In many countries, including the United States, most countries in Europe, Mexico, Brazil, Argentina, Russia and Canada, the female subgroup represents the majority of the population. In addition, this subgroup plays a role of paramount importance in human reproduction and a disproportionate role in healthcare. Females of all ages account for 57% of expenses at doctors’ offices. Women make approximately 80% of healthcare decisions for their families and are often care providers for their families. Thus, the rationale for collecting data to support evidence-based healthcare of females is compelling.
Nevertheless, legitimate historical concerns about the risk of exposing fetuses to investigational drugs have excluded women from many clinical studies. An unintended consequence has been severely limiting knowledge about the safety, efficacy and appropriate dosing of products used to treat hundreds of millions of women worldwide. This may contribute to women’s having a 1.5- to 1.7-fold greater risk of developing an adverse drug reaction.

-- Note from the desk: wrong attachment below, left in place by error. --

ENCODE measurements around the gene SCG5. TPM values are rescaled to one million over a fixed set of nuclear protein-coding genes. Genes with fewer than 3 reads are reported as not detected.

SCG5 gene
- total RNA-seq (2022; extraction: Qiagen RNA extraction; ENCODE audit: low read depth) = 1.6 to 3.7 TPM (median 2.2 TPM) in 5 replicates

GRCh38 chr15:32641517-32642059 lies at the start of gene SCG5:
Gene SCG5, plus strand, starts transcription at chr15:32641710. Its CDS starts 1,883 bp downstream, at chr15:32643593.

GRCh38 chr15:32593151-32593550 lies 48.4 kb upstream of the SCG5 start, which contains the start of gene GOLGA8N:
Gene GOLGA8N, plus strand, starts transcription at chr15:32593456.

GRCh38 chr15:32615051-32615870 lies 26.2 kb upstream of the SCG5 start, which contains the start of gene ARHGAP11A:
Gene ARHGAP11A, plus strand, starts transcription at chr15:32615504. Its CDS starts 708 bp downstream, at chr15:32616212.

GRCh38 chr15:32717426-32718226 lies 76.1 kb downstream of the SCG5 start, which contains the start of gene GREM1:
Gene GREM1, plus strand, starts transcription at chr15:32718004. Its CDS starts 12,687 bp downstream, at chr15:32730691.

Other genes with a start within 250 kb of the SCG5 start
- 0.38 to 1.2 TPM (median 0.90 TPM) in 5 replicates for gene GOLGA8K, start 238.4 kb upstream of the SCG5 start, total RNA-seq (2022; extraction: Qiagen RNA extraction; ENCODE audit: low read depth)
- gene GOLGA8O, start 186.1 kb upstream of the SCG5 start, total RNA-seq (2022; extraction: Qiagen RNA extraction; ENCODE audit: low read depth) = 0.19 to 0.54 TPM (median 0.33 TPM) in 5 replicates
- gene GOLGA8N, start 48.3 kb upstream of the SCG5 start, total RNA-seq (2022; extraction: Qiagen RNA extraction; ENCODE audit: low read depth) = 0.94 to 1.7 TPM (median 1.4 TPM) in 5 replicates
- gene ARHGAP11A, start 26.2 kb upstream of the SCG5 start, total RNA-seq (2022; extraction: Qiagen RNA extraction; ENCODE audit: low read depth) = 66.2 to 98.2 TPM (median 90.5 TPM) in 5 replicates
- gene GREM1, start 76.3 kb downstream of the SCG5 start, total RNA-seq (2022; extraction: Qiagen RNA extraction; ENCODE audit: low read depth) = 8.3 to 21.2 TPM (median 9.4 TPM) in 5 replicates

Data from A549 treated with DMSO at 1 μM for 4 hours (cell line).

The following white paper shares some lessons from our experience in women’s health studies to assist sponsors in increasing female participation in studies across the therapeutic spectrum.